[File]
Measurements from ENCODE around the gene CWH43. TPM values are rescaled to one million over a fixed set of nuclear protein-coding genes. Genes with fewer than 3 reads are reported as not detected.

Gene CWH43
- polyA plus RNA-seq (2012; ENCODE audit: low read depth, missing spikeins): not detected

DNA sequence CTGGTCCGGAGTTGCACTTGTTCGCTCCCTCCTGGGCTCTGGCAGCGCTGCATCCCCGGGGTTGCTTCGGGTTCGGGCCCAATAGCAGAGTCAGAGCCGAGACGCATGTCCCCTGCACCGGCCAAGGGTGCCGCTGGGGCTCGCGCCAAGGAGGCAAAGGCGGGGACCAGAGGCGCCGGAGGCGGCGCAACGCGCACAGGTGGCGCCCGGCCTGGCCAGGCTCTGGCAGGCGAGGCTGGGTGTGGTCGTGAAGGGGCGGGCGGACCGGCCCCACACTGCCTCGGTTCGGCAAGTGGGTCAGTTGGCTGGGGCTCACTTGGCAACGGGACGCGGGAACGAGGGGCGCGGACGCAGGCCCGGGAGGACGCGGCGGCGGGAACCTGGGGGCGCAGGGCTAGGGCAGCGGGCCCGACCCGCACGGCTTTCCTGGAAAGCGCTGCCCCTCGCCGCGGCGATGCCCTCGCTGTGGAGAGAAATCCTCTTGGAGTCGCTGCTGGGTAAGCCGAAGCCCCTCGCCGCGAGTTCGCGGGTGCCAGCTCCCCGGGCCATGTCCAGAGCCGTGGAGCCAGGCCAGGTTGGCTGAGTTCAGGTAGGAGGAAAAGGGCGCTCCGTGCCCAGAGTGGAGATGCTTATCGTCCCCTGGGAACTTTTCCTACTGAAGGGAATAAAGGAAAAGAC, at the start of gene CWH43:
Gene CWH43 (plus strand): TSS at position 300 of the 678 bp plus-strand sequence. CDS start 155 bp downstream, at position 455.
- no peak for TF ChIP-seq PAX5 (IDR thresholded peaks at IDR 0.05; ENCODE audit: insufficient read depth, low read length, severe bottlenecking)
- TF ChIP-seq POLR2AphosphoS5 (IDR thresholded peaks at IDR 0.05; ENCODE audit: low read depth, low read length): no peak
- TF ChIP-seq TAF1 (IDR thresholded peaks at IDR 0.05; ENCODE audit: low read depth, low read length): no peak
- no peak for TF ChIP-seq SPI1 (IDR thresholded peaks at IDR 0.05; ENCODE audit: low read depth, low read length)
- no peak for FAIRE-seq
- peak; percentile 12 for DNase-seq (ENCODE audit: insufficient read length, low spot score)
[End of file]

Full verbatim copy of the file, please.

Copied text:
Measurements from ENCODE around the gene CWH43. TPM values are rescaled to one million over a fixed set of nuclear protein-coding genes. Genes with fewer than 3 reads are reported as not detected.

Gene CWH43
- polyA plus RNA-seq (2012; ENCODE audit: low read depth, missing spikeins): not detected

DNA sequence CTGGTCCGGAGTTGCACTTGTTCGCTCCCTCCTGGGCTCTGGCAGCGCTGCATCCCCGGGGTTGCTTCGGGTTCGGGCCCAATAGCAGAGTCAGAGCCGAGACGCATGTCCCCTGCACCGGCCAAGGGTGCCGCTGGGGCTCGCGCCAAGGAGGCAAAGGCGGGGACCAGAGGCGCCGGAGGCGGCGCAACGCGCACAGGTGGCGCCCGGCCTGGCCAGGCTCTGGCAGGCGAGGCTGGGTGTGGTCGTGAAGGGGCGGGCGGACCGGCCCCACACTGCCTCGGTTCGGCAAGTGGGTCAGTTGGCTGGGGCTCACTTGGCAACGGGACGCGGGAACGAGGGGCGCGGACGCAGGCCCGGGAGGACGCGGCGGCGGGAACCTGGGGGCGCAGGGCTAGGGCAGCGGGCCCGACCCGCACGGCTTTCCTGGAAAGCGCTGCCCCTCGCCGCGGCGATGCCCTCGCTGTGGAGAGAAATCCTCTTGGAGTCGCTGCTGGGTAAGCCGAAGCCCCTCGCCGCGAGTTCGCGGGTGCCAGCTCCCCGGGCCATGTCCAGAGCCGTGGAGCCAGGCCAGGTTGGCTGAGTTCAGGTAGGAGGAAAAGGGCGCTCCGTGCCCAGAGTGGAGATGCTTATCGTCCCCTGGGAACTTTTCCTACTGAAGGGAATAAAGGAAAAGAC, at the start of gene CWH43:
Gene CWH43 (plus strand): TSS at position 300 of the 678 bp plus-strand sequence. CDS start 155 bp downstream, at position 455.
- no peak for TF ChIP-seq PAX5 (IDR thresholded peaks at IDR 0.05; ENCODE audit: insufficient read depth, low read length, severe bottlenecking)
- TF ChIP-seq POLR2AphosphoS5 (IDR thresholded peaks at IDR 0.05; ENCODE audit: low read depth, low read length): no peak
- TF ChIP-seq TAF1 (IDR thresholded peaks at IDR 0.05; ENCODE audit: low read depth, low read length): no peak
- no peak for TF ChIP-seq SPI1 (IDR thresholded peaks at IDR 0.05; ENCODE audit: low read depth, low read length)
- no peak for FAIRE-seq
- peak; percentile 12 for DNase-seq (ENCODE audit: insufficient read length, low spot score)